"On January 16, 1982, a fire occurred in a warehouse belonging to the Polyscience Corporation in Houston, Texas. The warehouse contained several thousand pounds of polyvinyl chloride in the form of pellets. On January 25, 1982, the National Institute for Occupational Safety and Health was requested to document the prevalence and severity of health effects that had occurred in fire fighters exposed at the Polyscience fire and determine whether the fire had led to lasting adverse health effects. The request, which was submitted by the International Association of Fire Fighters, stated that firemen were experiencing skin disorders and other health effects and that these symptoms may have been caused by exposure to smoke and fumes during the fire. The concern over the exposure was increased by the documented carcinogenic properties of vinyl chloride. [...] The results of this survey show that a large proportion of the fire fighters suffered acute effects due to exposure to smoke and fumes. The persisting respiratory symptoms, that some of the fire fighters were experiencing at the time of the survey, may also have been due to this exposure. However, these symptoms are more likely related to the accumulated effects of several years repeated exposure to high levels of smoke and fumes and to a certain extent perhaps attributable to the overall demanding nature of the job."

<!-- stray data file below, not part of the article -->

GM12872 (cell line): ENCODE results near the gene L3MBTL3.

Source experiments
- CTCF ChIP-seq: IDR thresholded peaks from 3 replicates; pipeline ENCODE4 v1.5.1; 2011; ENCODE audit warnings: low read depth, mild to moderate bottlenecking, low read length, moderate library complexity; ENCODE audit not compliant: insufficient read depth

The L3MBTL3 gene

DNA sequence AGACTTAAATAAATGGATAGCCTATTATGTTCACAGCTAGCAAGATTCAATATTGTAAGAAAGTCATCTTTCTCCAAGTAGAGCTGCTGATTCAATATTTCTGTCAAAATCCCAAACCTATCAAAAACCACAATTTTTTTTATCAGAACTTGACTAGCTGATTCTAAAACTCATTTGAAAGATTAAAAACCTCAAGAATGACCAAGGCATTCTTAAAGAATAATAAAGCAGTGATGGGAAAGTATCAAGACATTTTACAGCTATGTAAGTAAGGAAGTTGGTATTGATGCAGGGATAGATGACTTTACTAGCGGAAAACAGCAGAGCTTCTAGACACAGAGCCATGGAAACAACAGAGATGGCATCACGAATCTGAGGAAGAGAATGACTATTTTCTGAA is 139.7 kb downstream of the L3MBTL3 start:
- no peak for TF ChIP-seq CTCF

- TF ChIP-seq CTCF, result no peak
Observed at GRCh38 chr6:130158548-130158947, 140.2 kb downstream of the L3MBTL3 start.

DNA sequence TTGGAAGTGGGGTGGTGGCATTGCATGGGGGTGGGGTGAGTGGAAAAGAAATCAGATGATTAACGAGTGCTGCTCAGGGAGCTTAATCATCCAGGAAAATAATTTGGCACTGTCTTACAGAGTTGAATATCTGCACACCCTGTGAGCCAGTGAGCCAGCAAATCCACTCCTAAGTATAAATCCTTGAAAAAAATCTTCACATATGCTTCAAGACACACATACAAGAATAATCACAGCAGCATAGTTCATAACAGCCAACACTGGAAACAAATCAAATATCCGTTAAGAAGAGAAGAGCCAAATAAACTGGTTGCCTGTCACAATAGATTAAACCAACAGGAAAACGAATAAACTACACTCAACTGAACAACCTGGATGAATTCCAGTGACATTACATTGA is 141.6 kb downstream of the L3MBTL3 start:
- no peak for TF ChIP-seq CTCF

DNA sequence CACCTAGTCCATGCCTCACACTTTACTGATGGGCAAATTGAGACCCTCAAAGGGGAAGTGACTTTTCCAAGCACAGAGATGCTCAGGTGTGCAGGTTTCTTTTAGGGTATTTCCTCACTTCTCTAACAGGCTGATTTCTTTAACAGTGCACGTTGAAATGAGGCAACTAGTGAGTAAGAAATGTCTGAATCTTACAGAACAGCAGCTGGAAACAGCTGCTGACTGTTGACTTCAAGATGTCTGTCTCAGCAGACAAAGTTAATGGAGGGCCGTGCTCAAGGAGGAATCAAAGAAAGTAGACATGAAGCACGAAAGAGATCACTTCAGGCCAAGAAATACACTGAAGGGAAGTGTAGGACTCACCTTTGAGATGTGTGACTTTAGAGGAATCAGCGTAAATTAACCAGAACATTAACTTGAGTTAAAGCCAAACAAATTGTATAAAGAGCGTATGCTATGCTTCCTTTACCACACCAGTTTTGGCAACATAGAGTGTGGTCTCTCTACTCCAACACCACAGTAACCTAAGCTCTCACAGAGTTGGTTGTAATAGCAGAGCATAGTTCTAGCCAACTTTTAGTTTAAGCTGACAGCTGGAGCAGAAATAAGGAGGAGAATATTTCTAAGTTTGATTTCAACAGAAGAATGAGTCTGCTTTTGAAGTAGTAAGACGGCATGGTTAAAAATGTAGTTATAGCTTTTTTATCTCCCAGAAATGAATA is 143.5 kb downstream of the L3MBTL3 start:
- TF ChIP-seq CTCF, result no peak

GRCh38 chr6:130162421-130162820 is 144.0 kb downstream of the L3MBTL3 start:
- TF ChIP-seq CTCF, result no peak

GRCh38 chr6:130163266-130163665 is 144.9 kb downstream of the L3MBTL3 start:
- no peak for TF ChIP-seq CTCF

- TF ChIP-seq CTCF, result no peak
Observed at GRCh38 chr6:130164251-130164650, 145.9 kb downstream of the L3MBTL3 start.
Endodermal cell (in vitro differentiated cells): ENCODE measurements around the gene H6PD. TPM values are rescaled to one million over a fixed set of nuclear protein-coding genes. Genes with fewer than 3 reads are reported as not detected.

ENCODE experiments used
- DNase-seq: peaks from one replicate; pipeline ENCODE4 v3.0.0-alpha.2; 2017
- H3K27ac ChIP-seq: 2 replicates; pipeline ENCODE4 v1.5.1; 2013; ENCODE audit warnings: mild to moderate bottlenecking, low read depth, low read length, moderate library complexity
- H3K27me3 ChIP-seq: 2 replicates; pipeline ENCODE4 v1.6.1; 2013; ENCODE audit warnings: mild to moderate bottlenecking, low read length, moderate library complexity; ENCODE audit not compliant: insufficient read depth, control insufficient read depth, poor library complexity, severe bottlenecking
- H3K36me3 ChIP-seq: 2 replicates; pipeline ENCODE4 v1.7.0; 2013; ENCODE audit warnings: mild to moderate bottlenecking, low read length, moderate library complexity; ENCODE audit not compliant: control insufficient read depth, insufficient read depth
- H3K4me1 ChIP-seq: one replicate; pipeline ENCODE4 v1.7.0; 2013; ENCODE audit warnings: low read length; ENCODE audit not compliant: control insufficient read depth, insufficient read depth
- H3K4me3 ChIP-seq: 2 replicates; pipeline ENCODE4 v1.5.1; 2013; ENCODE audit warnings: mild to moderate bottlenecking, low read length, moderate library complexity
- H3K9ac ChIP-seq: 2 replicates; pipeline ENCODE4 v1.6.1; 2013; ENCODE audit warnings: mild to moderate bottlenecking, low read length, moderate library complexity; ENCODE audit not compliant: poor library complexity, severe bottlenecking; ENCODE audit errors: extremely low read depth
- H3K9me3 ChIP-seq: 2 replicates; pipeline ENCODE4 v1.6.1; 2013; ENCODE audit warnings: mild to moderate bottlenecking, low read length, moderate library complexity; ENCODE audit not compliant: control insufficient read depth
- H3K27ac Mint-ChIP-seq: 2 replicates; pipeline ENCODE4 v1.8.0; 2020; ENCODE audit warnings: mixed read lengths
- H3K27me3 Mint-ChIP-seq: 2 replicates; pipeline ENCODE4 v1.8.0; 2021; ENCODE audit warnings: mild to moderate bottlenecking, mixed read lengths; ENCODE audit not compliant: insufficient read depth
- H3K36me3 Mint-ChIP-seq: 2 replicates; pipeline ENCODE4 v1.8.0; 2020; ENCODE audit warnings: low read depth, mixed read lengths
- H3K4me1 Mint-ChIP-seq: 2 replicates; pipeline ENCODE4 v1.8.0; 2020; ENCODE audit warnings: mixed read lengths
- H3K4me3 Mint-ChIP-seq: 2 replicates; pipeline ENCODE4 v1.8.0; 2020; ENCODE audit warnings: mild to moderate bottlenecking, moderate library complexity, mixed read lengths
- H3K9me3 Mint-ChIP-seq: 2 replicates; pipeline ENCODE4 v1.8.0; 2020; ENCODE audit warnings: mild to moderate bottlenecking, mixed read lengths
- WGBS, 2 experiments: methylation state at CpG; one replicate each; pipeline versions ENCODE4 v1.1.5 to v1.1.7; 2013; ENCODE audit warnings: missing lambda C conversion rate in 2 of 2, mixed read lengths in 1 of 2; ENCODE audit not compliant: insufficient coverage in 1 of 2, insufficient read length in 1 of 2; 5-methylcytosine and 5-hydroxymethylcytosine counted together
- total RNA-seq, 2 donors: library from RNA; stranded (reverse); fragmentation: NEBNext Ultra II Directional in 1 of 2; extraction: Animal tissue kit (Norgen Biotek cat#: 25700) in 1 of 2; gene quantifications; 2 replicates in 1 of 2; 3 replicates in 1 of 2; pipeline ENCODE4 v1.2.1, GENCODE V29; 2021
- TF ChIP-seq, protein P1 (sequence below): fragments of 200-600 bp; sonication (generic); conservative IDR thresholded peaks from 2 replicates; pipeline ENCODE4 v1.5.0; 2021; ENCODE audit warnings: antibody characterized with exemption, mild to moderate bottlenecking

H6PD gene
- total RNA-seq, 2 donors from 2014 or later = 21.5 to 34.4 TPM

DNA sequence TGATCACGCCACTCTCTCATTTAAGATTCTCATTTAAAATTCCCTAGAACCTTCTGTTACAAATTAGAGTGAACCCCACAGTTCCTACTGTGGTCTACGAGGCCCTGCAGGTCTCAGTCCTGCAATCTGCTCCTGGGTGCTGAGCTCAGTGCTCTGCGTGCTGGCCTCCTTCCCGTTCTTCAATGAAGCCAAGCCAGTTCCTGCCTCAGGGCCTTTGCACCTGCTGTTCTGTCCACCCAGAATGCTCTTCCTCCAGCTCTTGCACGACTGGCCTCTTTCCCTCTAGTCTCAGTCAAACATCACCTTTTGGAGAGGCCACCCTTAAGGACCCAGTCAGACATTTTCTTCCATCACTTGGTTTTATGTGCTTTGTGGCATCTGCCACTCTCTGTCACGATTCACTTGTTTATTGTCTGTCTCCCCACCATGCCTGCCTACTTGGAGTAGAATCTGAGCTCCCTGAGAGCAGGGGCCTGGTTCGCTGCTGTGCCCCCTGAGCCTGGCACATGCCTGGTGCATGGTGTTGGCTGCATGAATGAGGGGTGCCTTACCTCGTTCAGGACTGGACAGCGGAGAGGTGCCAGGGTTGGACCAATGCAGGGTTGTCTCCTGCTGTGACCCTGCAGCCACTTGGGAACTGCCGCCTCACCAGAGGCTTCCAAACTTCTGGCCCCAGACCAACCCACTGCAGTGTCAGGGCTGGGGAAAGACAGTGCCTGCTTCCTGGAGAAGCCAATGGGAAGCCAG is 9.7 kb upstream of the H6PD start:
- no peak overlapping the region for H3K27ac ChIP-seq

HETA # 82-114-1097; Health Evaluation and Technical Assistance Report Number 82-114-1097
Centers for Disease Control and Prevention: https://www.cdc.gov/